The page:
The search for jobs: More people are attending job fairs
More US workers lost jobs last year than in any year since World War II, with employers axing 2.6 million posts and 524,000 in December alone.
The US jobless rate rose to 7.2% in December, the highest in 16 years.
The official data came as plane-maker Boeing said it would cut 4,500 jobs this year at its commercial airline arm due to the global economic slowdown.
US President-elect Barack Obama said that the economic situation is dire and action is urgently needed.
"Clearly the situation is dire. It is deteriorating and it demands urgent and immediate action," he told a news conference.
He added that he was making good progress on in talks with Congress on a new stimulus package - estimated to cost $800bn (£526bn).
Shares fell on the news of the job losses, with the Dow Jones Industrial Average down 124.8 points at 8617.66 points and the S&P 500 down 16.5 at 893.25.
Oil prices slipped more than $1 a barrel to below $41 a barrel. The rise in unemployment raised fears of slackening demand for oil.
The annual jobless total was higher than expected, partly because jobless figures in November and October were revised upwards.
November's job losses were revised to 584,000 from 533,000 while October's losses were revised to 423,000 from 320,000.
More than half of the job losses last year were in the last four months of the year.
Analysts had forecast that 550,000 jobs would go in December.
Most December job losses were in the service sector, which shed 273,000 jobs. Manufacturing jobs fell by 149,000 in December, while employment in construction fell by 101,000, with retailers cutting staff by 67,000.
Some of those lucky enough not to lose their jobs, had their hours reduced. The number of aggregate hours worked in December fell 0.2 hours to 33.3 hours, the lowest level since records began in 1964.
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WHERE THE JOBS WERE LOST
Temporary work: 490,000
2008 figures from US Labor Department
"The drop in average hours worked in this employment report suggests that the first quarter is going to be very, very weak," said Cary Leahey, economist at Decision Economics.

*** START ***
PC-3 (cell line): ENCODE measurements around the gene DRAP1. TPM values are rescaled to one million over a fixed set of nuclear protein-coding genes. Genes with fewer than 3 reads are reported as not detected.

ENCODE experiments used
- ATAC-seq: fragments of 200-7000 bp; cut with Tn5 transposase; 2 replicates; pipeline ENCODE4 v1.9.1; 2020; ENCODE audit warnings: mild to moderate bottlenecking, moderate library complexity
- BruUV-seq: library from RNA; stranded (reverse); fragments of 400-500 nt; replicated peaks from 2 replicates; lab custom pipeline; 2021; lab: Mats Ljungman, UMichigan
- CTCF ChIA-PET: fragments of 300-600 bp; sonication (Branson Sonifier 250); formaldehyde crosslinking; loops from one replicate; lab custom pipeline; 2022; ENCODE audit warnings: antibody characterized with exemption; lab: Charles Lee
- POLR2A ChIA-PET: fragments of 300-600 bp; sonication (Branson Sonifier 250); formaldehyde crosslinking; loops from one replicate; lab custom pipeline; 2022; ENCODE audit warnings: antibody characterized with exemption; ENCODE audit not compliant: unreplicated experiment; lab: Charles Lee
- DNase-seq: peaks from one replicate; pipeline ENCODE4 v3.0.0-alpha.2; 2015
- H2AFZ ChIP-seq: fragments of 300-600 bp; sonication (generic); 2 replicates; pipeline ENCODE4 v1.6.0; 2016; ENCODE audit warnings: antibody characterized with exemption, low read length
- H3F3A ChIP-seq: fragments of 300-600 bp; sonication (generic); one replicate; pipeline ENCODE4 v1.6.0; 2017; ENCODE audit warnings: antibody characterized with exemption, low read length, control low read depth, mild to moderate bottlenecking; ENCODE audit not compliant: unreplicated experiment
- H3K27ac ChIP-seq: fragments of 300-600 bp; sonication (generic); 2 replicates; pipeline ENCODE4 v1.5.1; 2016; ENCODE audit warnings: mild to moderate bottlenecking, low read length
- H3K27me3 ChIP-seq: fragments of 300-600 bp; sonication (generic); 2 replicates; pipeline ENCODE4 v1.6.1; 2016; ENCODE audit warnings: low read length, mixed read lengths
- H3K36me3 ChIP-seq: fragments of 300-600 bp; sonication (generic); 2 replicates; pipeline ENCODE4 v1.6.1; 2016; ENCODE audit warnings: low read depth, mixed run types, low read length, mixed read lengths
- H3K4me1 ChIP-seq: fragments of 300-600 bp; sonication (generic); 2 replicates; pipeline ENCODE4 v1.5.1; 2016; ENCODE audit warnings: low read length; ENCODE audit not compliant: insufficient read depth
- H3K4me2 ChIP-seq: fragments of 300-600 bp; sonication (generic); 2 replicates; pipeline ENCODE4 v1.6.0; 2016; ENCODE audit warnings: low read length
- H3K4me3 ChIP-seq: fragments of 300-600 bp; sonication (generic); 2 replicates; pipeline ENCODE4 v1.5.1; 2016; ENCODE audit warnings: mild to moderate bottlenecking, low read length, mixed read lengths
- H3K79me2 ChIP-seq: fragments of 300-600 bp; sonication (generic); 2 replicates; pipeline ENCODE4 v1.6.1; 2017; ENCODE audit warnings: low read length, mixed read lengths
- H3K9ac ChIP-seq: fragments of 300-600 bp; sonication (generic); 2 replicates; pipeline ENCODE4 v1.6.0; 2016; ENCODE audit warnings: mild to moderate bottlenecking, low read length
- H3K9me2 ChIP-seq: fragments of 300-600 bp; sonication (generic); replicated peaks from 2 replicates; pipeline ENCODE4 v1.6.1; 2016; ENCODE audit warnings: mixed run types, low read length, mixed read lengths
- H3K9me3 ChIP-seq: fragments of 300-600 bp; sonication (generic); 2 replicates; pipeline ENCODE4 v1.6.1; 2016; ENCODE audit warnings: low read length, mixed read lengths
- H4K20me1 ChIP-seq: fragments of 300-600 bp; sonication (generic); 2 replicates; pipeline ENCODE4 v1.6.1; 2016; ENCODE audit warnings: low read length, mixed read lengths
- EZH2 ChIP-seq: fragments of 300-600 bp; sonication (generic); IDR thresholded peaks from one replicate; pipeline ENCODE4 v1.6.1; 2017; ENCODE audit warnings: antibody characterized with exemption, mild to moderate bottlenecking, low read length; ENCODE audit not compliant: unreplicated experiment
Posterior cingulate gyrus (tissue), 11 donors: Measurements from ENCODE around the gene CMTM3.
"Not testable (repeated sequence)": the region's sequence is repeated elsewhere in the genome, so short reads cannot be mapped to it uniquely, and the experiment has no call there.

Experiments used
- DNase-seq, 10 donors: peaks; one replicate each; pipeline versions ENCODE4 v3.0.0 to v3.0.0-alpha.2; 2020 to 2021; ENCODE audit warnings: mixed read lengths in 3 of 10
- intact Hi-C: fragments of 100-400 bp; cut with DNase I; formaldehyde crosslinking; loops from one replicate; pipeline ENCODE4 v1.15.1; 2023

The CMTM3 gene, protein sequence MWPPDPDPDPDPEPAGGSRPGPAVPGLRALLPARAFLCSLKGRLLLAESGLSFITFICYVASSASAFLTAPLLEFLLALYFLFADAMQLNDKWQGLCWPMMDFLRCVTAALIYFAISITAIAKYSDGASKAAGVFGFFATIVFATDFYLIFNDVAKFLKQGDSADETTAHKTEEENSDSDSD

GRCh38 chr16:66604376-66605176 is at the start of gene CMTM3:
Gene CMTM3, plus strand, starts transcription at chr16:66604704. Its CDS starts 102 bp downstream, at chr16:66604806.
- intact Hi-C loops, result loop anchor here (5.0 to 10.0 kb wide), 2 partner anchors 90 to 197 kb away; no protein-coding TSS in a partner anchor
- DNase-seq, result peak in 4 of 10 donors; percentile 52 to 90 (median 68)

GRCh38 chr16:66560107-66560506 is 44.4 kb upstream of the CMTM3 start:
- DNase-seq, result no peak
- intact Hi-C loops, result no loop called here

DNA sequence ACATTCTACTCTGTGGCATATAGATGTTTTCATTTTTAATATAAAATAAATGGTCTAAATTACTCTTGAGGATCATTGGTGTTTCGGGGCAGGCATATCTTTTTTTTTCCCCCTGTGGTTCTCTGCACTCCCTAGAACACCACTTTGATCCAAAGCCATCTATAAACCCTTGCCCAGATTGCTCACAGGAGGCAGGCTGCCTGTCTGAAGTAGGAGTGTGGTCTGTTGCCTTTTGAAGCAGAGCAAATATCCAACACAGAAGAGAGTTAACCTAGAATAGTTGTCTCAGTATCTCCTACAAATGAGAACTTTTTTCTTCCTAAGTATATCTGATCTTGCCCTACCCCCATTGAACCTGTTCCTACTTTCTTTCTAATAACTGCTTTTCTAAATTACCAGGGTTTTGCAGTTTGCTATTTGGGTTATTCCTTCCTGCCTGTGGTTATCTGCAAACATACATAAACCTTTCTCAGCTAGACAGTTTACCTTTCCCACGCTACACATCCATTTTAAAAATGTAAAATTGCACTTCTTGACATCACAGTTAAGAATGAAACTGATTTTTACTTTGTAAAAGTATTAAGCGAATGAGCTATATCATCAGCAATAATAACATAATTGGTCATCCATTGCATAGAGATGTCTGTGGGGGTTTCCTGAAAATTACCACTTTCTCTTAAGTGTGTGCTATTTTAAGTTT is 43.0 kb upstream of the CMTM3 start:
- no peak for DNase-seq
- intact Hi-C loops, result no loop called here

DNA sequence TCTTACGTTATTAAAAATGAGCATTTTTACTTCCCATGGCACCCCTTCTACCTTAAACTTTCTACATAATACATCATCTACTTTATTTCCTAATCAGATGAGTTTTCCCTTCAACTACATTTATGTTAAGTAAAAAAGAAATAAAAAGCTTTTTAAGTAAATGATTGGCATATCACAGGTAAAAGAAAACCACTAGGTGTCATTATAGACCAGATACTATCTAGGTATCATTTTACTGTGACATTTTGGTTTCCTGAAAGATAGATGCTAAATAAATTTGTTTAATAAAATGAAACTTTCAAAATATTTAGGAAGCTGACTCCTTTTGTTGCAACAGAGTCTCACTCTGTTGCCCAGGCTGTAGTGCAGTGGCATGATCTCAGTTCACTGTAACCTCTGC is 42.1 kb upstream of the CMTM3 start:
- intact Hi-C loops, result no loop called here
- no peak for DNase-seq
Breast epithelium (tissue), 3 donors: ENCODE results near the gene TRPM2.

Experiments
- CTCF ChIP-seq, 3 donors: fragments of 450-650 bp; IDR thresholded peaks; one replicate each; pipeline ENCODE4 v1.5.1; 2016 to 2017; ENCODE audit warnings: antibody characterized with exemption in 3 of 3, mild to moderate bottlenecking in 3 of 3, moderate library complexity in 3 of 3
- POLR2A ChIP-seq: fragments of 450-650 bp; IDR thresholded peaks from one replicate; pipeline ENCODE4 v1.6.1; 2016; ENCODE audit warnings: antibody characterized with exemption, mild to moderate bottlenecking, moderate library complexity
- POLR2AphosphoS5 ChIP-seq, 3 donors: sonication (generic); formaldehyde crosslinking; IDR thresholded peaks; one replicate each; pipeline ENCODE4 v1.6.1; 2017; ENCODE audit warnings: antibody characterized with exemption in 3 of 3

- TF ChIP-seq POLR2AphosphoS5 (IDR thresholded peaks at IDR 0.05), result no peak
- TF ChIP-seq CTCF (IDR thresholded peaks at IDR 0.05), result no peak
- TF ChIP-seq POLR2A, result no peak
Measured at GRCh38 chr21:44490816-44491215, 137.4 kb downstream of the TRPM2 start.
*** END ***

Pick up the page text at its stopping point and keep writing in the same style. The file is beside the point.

The number of people who worked part time - because their hours had been cut back or because they were unable to get full-time work - increased by 3.4 million to 8 million in the last 12 months.
Boeing said its job cuts would affect staff at its factories in the Seattle area.
It added that many of the reductions will be in roles not directly associated with aircraft manufacturing.
The cuts are due to occur between April and June.
Boeing says those affected will receive 60-day notices starting in late February.
Its announcement comes after AT&T, the telecoms giant, said last month that it was reducing its workforce by 4% and cutting 12,000 positions.
'Ugly and getting uglier'
Anthony Conroy, head trader at Bny Convergex, said: "Well, the numbers look better than I think many were anticipating. I had heard anywhere from 500,000 to about a million, so it's definitely better than anticipated."
Other analysts found little consolation in the figures.
"No matter how you look at it, these are dismal numbers," said Matt Esteve, foreign exchange trader at Tempus Consulting.
Added Richard Yamarone, chief economist of Argus Research: "The job situation is ugly and is going to get uglier. There's no reason to expect hiring anytime in the next three to six months. We are not going to see any hiring until the government steps in and acts."